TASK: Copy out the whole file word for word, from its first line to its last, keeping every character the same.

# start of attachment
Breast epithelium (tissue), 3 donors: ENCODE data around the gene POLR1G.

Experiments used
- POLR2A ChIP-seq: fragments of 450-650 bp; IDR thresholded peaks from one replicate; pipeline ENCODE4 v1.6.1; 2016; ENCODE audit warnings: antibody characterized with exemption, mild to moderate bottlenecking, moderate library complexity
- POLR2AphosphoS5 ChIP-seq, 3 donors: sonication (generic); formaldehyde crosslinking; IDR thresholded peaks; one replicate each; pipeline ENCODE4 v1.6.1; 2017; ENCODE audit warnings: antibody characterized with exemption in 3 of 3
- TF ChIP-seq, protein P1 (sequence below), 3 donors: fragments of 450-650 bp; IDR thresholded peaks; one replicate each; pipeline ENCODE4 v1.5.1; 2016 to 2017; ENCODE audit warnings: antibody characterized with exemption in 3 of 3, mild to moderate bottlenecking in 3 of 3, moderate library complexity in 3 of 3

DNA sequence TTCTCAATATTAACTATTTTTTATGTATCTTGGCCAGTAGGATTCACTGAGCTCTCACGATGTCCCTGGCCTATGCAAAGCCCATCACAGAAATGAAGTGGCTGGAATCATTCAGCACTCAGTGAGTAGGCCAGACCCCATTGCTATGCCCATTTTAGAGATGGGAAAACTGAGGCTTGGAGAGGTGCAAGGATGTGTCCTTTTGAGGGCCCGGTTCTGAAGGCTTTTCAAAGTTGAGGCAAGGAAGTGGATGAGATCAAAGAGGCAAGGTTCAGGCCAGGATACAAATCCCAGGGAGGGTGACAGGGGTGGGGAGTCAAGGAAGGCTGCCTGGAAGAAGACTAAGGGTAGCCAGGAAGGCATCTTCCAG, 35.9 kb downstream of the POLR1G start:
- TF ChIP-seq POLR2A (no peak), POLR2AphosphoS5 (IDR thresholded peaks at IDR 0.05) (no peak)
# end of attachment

Breast epithelium (tissue), 3 donors: ENCODE data around the gene POLR1G.

Experiments used
- POLR2A ChIP-seq: fragments of 450-650 bp; IDR thresholded peaks from one replicate; pipeline ENCODE4 v1.6.1; 2016; ENCODE audit warnings: antibody characterized with exemption, mild to moderate bottlenecking, moderate library complexity
- POLR2AphosphoS5 ChIP-seq, 3 donors: sonication (generic); formaldehyde crosslinking; IDR thresholded peaks; one replicate each; pipeline ENCODE4 v1.6.1; 2017; ENCODE audit warnings: antibody characterized with exemption in 3 of 3
- TF ChIP-seq, protein P1 (sequence below), 3 donors: fragments of 450-650 bp; IDR thresholded peaks; one replicate each; pipeline ENCODE4 v1.5.1; 2016 to 2017; ENCODE audit warnings: antibody characterized with exemption in 3 of 3, mild to moderate bottlenecking in 3 of 3, moderate library complexity in 3 of 3

DNA sequence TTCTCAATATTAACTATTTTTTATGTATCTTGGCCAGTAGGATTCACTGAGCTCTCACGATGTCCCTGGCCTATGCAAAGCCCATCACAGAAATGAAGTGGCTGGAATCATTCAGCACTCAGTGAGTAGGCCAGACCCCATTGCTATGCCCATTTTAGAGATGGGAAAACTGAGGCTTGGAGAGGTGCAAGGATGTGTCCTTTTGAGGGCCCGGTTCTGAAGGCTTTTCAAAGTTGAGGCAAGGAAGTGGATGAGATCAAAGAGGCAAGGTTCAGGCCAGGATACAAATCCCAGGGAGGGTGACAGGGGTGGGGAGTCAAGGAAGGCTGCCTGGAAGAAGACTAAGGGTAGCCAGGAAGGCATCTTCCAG, 35.9 kb downstream of the POLR1G start:
- TF ChIP-seq POLR2A (no peak), POLR2AphosphoS5 (IDR thresholded peaks at IDR 0.05) (no peak)